I pushed back when one of my superiors tried to blame me for the loss of part of an account. I pushed back when a coworker tried to take over one of my accounts. I went to my boss for support in dealing with another coworker - something I couldn't have done if I hadn't felt strong about my value. And just yesterday I noticed how good I felt about my interactions with a client. So I know I can still provide my own validation.

But I'm still very vulnerable. The last five years have depleted my store of strength. How to rebuild?






Share This Post With Others
Member Comments About This Blog Post
  • CATLUVR1
    Such a totally awesome post. I had a "what will people think" mom too so I can relate. In your rebuilding the only question that matters is what do YOU think? And need, and want.
    4003 days ago
  • PALMTREEGIRL1
    Excellent that you are so totally tuned in to how you feel, etc. You are all you have in this life is what I've learned. You have the ability to build yourself up or tear you down - you decide and I think you've made that decision. Keep giving yourself pats on the back....You are coming out on top of life!
    4004 days ago
  • DEE797
    Great Blog...YOU ARE FIERCE! Hold your head up and keep moving forward. You've taken on a lot of responsibility lately and are making it work. YOU GO GIRL!
    4005 days ago
  • TUFFYBIRD
    Great insights and wonderful strides toward making necessary adjustments in your approach to all areas of your life! emoticon

    BTW ... when you were questioning your value a few months ago ... that sounds like burn-out to me; I'm glad you're working through it.

    One other thing - I think that the phrase "what will people say" has to be one of the most destructive I've ever heard; it took me years to get past that headset, and sometimes, when my vigilance slips it sneaks back in. t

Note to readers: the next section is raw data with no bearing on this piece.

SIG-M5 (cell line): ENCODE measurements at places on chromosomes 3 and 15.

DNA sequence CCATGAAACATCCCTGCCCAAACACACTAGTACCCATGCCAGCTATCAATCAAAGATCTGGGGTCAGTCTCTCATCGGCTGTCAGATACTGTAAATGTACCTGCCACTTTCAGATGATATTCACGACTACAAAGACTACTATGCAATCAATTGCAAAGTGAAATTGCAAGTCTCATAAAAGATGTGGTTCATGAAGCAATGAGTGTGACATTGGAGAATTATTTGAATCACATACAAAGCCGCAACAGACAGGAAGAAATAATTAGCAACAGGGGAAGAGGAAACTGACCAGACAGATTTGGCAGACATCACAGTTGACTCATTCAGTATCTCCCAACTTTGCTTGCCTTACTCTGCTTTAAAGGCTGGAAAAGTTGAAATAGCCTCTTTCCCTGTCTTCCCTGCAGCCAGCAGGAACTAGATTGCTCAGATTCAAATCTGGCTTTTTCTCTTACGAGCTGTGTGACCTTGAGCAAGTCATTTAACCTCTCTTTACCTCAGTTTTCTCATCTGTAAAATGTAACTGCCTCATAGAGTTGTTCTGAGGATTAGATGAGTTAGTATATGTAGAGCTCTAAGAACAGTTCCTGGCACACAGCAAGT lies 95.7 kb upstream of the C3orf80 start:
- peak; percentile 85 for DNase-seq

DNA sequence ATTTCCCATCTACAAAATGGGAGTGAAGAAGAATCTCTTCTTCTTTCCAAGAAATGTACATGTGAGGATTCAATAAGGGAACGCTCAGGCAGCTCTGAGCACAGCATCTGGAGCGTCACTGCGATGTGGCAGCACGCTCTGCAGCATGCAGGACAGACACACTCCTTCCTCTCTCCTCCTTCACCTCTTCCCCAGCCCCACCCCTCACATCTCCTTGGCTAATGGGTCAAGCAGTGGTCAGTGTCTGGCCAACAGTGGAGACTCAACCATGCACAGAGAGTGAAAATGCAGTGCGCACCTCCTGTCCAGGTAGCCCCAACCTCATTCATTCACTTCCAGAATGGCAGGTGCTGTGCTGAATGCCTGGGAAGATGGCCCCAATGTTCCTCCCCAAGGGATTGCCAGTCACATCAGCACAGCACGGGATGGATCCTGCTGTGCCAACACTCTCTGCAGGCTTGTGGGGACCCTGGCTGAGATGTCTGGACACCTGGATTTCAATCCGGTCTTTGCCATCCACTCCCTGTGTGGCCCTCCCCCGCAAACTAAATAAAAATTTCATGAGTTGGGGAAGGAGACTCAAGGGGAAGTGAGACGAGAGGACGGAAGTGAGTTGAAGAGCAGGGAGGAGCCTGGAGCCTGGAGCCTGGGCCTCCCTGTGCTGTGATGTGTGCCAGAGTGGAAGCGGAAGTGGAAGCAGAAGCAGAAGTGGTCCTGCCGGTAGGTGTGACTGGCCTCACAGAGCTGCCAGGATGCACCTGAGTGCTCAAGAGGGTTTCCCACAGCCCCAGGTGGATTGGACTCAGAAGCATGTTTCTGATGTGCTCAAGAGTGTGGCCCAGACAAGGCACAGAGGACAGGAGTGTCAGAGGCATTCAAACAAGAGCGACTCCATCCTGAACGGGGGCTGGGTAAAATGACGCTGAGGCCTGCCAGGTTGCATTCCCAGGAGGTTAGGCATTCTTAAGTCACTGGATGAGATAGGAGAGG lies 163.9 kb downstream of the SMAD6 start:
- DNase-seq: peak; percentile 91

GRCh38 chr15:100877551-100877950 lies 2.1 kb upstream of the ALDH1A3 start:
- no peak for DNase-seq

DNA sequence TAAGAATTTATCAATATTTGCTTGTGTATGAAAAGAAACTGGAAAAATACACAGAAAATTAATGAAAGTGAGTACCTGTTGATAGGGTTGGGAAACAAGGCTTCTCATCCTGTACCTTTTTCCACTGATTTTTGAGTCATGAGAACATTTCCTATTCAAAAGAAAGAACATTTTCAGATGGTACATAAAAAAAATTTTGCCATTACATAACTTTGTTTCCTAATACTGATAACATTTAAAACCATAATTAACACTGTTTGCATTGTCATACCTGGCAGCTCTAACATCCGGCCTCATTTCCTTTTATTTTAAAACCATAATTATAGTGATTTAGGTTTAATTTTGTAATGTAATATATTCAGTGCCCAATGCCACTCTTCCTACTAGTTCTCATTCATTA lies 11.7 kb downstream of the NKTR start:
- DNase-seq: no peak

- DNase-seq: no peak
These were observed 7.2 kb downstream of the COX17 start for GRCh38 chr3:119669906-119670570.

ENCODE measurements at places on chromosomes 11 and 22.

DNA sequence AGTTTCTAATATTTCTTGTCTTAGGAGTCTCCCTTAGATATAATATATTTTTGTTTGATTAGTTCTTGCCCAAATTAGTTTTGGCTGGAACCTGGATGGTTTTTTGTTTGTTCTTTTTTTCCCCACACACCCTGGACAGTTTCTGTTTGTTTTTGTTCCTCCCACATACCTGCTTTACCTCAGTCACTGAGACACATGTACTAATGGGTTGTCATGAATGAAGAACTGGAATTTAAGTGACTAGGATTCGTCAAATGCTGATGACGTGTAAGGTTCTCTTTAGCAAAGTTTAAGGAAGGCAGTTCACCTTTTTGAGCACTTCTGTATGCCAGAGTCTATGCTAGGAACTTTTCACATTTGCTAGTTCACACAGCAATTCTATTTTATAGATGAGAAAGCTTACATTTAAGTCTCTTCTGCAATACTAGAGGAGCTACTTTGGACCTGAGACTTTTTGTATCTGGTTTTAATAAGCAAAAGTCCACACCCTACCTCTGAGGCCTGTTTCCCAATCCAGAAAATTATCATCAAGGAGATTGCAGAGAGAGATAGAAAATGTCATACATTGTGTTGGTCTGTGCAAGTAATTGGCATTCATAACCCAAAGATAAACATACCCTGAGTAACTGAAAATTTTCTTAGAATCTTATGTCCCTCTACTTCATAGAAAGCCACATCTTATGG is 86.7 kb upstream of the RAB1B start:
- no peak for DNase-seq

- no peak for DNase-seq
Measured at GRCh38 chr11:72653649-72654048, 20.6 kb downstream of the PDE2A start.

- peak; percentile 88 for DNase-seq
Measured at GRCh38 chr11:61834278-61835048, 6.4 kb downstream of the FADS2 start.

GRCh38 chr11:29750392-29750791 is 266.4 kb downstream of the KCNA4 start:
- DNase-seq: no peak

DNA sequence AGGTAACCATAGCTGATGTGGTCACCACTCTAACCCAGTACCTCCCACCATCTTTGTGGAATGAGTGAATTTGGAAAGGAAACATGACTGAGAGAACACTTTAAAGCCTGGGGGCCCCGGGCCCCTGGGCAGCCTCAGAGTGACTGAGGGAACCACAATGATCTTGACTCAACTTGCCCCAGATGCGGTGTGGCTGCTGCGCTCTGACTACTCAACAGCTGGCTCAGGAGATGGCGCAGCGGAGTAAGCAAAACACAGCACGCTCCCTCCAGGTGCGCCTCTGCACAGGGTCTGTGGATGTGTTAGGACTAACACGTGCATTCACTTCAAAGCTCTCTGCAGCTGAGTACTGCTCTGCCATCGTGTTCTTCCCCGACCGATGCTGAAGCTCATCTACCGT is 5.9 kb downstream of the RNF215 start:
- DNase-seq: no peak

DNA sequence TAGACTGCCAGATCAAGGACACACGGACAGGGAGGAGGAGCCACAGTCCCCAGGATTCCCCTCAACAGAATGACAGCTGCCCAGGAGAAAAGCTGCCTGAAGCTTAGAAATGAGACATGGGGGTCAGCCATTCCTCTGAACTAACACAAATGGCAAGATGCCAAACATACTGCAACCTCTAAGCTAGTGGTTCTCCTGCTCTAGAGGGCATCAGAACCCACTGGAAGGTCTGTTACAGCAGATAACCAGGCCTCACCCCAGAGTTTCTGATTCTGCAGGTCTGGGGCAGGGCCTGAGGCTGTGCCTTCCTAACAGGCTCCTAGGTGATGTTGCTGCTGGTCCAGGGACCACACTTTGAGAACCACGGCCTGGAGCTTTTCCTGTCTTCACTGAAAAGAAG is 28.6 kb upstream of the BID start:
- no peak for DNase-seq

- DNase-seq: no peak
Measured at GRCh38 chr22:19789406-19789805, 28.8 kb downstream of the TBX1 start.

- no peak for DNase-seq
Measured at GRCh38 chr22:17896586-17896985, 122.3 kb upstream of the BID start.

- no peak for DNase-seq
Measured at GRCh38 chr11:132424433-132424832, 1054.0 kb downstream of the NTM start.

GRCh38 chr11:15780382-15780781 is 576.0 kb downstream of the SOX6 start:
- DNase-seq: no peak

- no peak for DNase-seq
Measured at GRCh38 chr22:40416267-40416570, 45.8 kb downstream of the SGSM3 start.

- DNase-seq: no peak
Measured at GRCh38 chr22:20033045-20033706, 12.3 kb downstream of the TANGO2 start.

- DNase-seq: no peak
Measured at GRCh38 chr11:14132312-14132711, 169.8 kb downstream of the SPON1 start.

That's one that I have to constantly be on guard against.
    4005 days ago

    Comment edited on: 3/21/2010 10:54:17 AM
  • PUDLECRAZY
    Awesome blog!

    For quite a while, I attended ACOA (Adult Children of Alcoholics) meetings, which helped a lot in recognizing my codependent reactions to life. That helped a lot in terms of getting my bearings as an adult. Depending on others for confirmation is part of that.

    Growing up under the effects of alcoholism and/or mental illness really colors our lives throughout our adulthood. You are making huge gains. I find that when I make big gains like that, I have a surge of self understanding. Then, when I reach a new stage of life, I have a new knot to unravel. The power is in knowing the knots CAN be unravelled. We are not stuck as adults, as we were in childhood, with the disease of a parent. We are now fully capable to be in charge of who we are. A great deal of strength and freedom can be gained in this knowledge.

    Stay strong!

    emoticon

    Chris
    4005 days ago
  • BZYBOYSMOM
    Wow, re-read your blog you are fierce!
    4005 days ago
  • FITKAT2010
    This blog is the best one I've read on Sparks in months. Kudos! Applause!

    Thank you, you made my day!
    4005 days ago
  • KIMTHEGIRL
    I now attend Alanon a 12 step group, it has helped me to rebuild my life and gave me the tools I need to live one day at at time. Look it up online to see if you qualify, its free and open to all.
    4005 days ago
  • Add Your Comment to the Blog Post

    Log in to post a comment


    Disclaimer: Weight loss results will vary from person to person. No individual result should be seen as a typical result of following the SparkPeople program.
 

More Blogs by IFDEEVARUNS2